Art.43(DPSP) promises a living wage. In public policy, a living wage is the minimum income necessary for a worker to meet their needs that are considered to be basic. This is not necessarily the same as subsistence, which refers to a biological minimum, though the two terms overlap a lot. These needs include shelter (housing) and others such as clothing and nutrition. This wage generally means that a person working forty hours a week, with no additional income, should be able to afford the basics for quality of life, food, utilities, transport, health care, and minimal recreation. However, in many cases education, saving for retirement, and less commonly legal fees and insurance, or taking care of a sick or elderly family member are not included. It also does not allow for debt repayment of any kind.

The living wage differs from the minimum wage in that the latter is set by law and can fail to meet the requirements to have a basic quality of life. Minimum Wages Act 1948 is an Act of Parliament concerning Indian labour law that sets the minimum wages that must be paid to skilled and unskilled workers. States have their own laws. These wages are periodically revised.

Employee, employer, and the community win with a living wage. Employees would be more willing to work, helping the employer reduce worker turnover, and it would help the community when the citizens have enough to have a decent life.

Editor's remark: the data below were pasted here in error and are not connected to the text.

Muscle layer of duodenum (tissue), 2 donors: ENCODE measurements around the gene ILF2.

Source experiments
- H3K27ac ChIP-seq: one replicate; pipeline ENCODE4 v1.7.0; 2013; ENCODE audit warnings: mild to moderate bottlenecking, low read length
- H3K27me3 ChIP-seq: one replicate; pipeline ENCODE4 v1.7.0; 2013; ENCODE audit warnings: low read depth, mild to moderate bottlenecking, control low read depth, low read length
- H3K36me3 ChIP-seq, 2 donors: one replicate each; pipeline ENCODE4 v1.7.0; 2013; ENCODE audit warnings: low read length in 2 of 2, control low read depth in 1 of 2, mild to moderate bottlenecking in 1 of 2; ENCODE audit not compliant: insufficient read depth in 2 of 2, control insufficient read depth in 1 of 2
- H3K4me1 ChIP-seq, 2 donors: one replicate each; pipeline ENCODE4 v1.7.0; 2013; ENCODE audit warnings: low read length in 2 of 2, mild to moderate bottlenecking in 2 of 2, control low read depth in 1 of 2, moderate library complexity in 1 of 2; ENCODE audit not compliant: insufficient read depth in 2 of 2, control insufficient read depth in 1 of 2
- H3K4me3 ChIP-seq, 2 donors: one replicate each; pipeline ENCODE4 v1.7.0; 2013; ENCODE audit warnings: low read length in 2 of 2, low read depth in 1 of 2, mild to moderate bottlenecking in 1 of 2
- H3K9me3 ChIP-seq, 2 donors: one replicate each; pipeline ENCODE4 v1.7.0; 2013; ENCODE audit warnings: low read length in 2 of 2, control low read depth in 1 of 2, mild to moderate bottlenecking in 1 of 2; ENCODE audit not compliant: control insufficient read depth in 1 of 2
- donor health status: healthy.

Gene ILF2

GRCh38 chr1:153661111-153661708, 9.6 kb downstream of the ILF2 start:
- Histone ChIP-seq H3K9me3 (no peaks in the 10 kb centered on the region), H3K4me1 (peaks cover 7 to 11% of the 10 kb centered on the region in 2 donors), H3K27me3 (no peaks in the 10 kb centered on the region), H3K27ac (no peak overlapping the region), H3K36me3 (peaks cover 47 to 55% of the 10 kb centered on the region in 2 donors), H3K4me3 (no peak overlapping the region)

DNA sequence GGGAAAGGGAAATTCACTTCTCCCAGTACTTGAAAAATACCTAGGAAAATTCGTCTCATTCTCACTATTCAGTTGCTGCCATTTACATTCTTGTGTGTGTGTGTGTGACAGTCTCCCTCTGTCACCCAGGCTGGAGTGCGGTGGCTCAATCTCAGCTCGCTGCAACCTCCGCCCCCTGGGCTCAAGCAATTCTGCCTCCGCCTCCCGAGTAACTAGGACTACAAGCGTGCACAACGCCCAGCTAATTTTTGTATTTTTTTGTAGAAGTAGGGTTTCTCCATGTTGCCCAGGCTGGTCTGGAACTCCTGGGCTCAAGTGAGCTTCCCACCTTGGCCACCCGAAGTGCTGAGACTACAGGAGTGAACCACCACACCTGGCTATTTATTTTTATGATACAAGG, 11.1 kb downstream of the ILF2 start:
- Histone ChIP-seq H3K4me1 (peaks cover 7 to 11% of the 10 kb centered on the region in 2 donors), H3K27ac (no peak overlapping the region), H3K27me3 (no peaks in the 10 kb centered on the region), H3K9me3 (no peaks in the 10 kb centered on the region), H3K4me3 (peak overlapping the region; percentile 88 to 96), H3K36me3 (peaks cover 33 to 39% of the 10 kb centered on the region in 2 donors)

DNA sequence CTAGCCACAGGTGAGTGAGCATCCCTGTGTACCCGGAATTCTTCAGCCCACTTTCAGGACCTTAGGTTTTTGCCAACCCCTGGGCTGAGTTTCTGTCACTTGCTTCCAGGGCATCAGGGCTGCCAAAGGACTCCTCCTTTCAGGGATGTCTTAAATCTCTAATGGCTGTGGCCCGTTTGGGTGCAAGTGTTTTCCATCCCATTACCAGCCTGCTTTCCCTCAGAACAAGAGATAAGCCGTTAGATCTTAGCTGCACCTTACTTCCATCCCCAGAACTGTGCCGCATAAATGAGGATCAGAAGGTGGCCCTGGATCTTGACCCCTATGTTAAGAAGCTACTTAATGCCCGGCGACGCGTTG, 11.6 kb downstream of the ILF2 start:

A related concept is that of a family wage – one sufficient to not only support oneself, but also to raise a family.

What is Constitutional morality ?

Constitutional morality means adherence to the core principles of the constitutional democracy. The scope of constitutional morality is not limited only to following the constitutional provisions literally but it is so broad that it includes commitment to inclusive and democratic political process in which both individual and collective interests are satisfied.

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It encompasses ensuring the Constitutional values like rule of law; social justice; democratic ethos; popular participation in governance;individual freedom; judicial independence; egalitarianism; sovereignty and so on. While it is clear as to what Constitutional morality means, practical percolation of these values in governance and citizen entitlements requires a sensitive State apparatus- Parliament that is representative in a true sense; Executive that is responsive and empathic; and judiciary that is vigilant and empowering.

There are many laws made by Parliament that show great moral commitment like Food Security Law; CrPC amendments made in 2013 in favour of women. Similarly, judicial verdicts too. For example the recent verdict in Shreya Singhal case(2015) and various electoral reforms enforced by the apex court since 2013.